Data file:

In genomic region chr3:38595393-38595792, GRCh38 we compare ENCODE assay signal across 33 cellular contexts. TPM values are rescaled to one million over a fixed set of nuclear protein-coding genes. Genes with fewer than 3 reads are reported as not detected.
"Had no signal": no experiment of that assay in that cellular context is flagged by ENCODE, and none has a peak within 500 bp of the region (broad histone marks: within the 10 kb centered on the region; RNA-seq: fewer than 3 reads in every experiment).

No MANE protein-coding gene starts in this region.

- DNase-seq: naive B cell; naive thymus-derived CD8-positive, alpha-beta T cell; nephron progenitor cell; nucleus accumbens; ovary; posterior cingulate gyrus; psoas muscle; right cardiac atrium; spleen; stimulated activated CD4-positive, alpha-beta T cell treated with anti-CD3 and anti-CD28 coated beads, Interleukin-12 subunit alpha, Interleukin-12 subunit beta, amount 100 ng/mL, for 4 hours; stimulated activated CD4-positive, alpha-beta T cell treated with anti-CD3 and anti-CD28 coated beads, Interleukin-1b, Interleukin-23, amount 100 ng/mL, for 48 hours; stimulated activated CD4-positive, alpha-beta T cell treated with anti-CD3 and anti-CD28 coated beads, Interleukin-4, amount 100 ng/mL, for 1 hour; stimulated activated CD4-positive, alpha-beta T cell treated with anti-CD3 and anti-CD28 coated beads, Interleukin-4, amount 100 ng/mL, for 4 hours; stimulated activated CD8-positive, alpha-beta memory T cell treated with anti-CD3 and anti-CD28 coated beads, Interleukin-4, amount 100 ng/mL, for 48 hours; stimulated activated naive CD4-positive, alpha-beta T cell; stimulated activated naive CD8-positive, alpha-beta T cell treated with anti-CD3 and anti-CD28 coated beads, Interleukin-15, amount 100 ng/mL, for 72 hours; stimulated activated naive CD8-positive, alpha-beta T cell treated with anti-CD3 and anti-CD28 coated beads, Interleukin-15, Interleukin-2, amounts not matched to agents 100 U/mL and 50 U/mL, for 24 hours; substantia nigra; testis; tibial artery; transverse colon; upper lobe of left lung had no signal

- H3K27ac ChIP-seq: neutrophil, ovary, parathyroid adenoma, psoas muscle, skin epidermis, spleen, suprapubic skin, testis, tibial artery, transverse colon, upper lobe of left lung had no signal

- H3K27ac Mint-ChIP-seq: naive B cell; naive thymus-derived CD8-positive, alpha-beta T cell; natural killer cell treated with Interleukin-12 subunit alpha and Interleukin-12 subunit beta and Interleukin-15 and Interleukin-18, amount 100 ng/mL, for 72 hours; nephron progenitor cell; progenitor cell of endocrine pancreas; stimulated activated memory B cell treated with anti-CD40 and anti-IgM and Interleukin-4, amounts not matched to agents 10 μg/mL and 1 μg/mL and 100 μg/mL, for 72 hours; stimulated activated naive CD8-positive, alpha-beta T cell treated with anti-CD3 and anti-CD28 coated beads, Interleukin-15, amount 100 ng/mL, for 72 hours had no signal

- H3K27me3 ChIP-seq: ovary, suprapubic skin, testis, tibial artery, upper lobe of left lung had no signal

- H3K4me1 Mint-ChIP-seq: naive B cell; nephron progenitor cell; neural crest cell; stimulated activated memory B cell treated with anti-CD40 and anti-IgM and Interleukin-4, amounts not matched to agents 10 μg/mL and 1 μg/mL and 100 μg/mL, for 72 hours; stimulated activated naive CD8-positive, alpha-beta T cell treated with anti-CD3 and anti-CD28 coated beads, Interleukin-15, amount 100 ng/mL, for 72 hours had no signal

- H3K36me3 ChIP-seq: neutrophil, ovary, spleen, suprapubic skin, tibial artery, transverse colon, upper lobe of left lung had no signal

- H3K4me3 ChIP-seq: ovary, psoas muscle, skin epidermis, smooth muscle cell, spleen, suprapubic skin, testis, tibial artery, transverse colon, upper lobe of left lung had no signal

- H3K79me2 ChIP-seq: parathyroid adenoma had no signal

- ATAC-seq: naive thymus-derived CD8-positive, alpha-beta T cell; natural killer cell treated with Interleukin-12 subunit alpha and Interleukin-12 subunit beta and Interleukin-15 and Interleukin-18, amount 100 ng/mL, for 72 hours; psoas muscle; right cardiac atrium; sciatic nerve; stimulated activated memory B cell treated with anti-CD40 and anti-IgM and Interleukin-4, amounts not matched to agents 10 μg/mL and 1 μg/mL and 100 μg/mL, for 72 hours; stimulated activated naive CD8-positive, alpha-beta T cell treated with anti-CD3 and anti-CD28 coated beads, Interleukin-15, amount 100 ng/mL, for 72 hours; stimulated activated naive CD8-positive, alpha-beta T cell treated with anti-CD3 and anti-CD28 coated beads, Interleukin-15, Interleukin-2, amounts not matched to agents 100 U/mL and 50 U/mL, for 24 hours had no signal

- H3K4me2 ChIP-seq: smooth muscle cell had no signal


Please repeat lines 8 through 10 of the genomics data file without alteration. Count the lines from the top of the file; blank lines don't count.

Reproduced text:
- H3K4me1 Mint-ChIP-seq: naive B cell; nephron progenitor cell; neural crest cell; stimulated activated memory B cell treated with anti-CD40 and anti-IgM and Interleukin-4, amounts not matched to agents 10 μg/mL and 1 μg/mL and 100 μg/mL, for 72 hours; stimulated activated naive CD8-positive, alpha-beta T cell treated with anti-CD3 and anti-CD28 coated beads, Interleukin-15, amount 100 ng/mL, for 72 hours had no signal

- H3K36me3 ChIP-seq: neutrophil, ovary, spleen, suprapubic skin, tibial artery, transverse colon, upper lobe of left lung had no signal

- H3K4me3 ChIP-seq: ovary, psoas muscle, skin epidermis, smooth muscle cell, spleen, suprapubic skin, testis, tibial artery, transverse colon, upper lobe of left lung had no signal